Themes and Meanings
Temptation addresses the traditional themes of the Faust myth in the politicized context of Cold-War-era Soviet Europe. The limits of individual human knowledge and power remain prominent in Václav Havel’s play, as do secondary themes of love and sincerity, the idea of the spirit, and the price of power. By creating a contemporary context, Havel adds a specific, concrete dimension to the themes that have been treated more universally by writers such as Christopher Marlowe, Johann Wolfgang von Goethe, and the librettists of the grand opera.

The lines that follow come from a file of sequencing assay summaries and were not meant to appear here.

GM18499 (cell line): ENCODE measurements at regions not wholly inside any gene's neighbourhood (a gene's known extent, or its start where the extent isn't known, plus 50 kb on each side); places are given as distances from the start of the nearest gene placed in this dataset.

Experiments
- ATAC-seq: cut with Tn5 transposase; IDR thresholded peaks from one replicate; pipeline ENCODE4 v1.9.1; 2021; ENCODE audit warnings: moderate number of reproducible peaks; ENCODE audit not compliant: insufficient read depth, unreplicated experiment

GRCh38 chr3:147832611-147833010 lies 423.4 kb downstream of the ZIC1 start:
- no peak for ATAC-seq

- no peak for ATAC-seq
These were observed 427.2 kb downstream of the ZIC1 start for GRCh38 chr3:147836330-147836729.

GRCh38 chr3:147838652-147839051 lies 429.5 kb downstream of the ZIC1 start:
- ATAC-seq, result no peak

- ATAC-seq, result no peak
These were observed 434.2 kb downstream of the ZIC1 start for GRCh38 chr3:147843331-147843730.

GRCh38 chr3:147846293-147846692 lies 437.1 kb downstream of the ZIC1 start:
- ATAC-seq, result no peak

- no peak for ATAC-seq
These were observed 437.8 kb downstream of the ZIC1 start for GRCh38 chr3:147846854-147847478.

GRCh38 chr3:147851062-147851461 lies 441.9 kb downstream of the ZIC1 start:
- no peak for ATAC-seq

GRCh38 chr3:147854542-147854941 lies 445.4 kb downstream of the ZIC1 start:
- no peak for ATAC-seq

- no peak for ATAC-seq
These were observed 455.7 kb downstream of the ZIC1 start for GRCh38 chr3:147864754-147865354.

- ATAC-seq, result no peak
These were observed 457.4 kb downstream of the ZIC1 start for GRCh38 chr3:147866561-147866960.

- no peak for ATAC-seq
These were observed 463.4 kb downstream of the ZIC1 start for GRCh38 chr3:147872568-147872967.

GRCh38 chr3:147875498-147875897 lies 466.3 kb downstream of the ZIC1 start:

Havel’s Temptation concerns the place of the individual, and of personal ambition, in a political world that is governed by rules that limit freedom of expression. The individual, however clever and insightful, eventually falls victim to frustrated desire when it comes into conflict with some powerful organization. Trapped by the research limitations of an institute devoted to self-confirming hypotheses and the affirmation of conventional wisdom, Foustka seeks escape not in an alternative science but on another plane of existence; with no outlet for his personal desires in the real world, he looks for one in a spiritual realm that probably does not exist at all in the concrete terms of his imaginings. Foustka’s revolutionary impulse is displaced into mysticism; his dissent becomes not an attempt to change the world, but to escape from it. The play’s conclusion indicates that such an escape is illusory at best and at worst is self-destructive, impossible. In the real world of political power, no individual in a society can, with impunity, escape from the society of others. Individual knowledge is limited by the inability of one person to comprehend fully the lives of others. Those others cannot...
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